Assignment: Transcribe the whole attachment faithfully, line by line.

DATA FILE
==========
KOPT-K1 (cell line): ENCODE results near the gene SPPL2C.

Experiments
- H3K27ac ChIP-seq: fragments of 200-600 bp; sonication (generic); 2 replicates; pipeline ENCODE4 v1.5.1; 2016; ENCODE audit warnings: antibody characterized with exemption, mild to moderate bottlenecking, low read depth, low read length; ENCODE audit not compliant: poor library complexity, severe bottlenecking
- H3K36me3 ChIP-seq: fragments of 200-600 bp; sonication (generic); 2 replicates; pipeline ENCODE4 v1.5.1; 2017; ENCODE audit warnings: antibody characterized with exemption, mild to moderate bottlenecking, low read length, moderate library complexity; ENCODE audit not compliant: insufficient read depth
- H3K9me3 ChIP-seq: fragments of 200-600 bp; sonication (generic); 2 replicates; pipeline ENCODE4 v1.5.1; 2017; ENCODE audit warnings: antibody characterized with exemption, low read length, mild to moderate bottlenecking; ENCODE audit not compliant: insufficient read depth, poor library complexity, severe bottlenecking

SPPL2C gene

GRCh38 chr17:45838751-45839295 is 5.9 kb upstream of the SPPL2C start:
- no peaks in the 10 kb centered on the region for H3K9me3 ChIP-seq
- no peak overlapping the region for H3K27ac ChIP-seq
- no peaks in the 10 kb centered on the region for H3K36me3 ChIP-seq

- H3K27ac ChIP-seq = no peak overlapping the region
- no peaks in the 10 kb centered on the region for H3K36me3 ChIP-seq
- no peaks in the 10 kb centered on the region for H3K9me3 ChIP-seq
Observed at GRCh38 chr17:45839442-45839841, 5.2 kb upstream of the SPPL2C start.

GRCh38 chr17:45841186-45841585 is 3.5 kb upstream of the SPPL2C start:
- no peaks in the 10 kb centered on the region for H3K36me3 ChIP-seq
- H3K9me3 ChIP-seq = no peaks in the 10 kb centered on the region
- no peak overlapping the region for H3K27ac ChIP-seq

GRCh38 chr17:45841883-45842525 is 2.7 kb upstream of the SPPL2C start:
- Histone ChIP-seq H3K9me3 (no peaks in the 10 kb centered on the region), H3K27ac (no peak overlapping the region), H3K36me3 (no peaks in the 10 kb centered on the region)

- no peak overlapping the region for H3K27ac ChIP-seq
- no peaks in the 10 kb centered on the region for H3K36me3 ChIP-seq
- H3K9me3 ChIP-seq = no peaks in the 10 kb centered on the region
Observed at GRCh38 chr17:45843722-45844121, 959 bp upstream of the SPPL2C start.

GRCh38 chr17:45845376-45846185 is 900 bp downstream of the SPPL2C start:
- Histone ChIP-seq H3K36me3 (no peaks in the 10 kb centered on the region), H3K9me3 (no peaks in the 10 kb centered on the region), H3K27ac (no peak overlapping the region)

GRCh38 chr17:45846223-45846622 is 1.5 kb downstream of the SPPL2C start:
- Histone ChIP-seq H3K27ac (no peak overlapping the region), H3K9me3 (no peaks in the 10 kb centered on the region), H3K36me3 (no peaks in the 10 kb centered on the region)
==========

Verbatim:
KOPT-K1 (cell line): ENCODE results near the gene SPPL2C.

Experiments
- H3K27ac ChIP-seq: fragments of 200-600 bp; sonication (generic); 2 replicates; pipeline ENCODE4 v1.5.1; 2016; ENCODE audit warnings: antibody characterized with exemption, mild to moderate bottlenecking, low read depth, low read length; ENCODE audit not compliant: poor library complexity, severe bottlenecking
- H3K36me3 ChIP-seq: fragments of 200-600 bp; sonication (generic); 2 replicates; pipeline ENCODE4 v1.5.1; 2017; ENCODE audit warnings: antibody characterized with exemption, mild to moderate bottlenecking, low read length, moderate library complexity; ENCODE audit not compliant: insufficient read depth
- H3K9me3 ChIP-seq: fragments of 200-600 bp; sonication (generic); 2 replicates; pipeline ENCODE4 v1.5.1; 2017; ENCODE audit warnings: antibody characterized with exemption, low read length, mild to moderate bottlenecking; ENCODE audit not compliant: insufficient read depth, poor library complexity, severe bottlenecking

SPPL2C gene

GRCh38 chr17:45838751-45839295 is 5.9 kb upstream of the SPPL2C start:
- no peaks in the 10 kb centered on the region for H3K9me3 ChIP-seq
- no peak overlapping the region for H3K27ac ChIP-seq
- no peaks in the 10 kb centered on the region for H3K36me3 ChIP-seq

- H3K27ac ChIP-seq = no peak overlapping the region
- no peaks in the 10 kb centered on the region for H3K36me3 ChIP-seq
- no peaks in the 10 kb centered on the region for H3K9me3 ChIP-seq
Observed at GRCh38 chr17:45839442-45839841, 5.2 kb upstream of the SPPL2C start.

GRCh38 chr17:45841186-45841585 is 3.5 kb upstream of the SPPL2C start:
- no peaks in the 10 kb centered on the region for H3K36me3 ChIP-seq
- H3K9me3 ChIP-seq = no peaks in the 10 kb centered on the region
- no peak overlapping the region for H3K27ac ChIP-seq

GRCh38 chr17:45841883-45842525 is 2.7 kb upstream of the SPPL2C start:
- Histone ChIP-seq H3K9me3 (no peaks in the 10 kb centered on the region), H3K27ac (no peak overlapping the region), H3K36me3 (no peaks in the 10 kb centered on the region)

- no peak overlapping the region for H3K27ac ChIP-seq
- no peaks in the 10 kb centered on the region for H3K36me3 ChIP-seq
- H3K9me3 ChIP-seq = no peaks in the 10 kb centered on the region
Observed at GRCh38 chr17:45843722-45844121, 959 bp upstream of the SPPL2C start.

GRCh38 chr17:45845376-45846185 is 900 bp downstream of the SPPL2C start:
- Histone ChIP-seq H3K36me3 (no peaks in the 10 kb centered on the region), H3K9me3 (no peaks in the 10 kb centered on the region), H3K27ac (no peak overlapping the region)

GRCh38 chr17:45846223-45846622 is 1.5 kb downstream of the SPPL2C start:
- Histone ChIP-seq H3K27ac (no peak overlapping the region), H3K9me3 (no peaks in the 10 kb centered on the region), H3K36me3 (no peaks in the 10 kb centered on the region)